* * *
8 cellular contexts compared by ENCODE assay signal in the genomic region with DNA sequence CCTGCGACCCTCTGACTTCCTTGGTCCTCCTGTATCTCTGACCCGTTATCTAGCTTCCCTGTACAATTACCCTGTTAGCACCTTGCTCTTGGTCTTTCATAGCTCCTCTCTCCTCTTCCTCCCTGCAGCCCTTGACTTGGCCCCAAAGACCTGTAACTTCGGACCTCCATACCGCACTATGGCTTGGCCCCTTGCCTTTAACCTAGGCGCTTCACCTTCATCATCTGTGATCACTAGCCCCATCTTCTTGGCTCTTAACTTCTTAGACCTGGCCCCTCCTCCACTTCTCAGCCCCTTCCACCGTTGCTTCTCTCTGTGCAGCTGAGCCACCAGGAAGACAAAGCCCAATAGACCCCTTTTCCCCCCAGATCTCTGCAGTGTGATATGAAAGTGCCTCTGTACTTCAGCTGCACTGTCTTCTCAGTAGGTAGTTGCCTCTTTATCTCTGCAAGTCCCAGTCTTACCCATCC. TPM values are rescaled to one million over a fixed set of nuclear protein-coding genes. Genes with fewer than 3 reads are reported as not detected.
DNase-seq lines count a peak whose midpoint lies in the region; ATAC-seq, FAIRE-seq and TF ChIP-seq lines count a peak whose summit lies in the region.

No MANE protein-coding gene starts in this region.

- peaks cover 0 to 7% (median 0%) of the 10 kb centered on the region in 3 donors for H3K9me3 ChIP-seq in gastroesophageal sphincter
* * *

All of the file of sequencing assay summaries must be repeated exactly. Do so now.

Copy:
8 cellular contexts compared by ENCODE assay signal in the genomic region with DNA sequence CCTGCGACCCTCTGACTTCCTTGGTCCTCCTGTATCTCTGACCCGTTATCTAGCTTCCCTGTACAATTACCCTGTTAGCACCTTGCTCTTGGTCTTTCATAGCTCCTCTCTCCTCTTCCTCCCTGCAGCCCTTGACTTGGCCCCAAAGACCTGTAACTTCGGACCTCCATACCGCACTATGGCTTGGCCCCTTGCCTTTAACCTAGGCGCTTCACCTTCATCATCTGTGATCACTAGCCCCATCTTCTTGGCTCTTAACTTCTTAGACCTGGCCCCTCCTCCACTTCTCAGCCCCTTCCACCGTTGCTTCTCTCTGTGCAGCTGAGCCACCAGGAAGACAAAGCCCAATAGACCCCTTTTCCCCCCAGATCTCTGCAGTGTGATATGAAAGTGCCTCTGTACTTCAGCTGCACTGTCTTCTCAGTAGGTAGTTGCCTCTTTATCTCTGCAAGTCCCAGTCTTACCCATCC. TPM values are rescaled to one million over a fixed set of nuclear protein-coding genes. Genes with fewer than 3 reads are reported as not detected.
DNase-seq lines count a peak whose midpoint lies in the region; ATAC-seq, FAIRE-seq and TF ChIP-seq lines count a peak whose summit lies in the region.

No MANE protein-coding gene starts in this region.

- peaks cover 0 to 7% (median 0%) of the 10 kb centered on the region in 3 donors for H3K9me3 ChIP-seq in gastroesophageal sphincter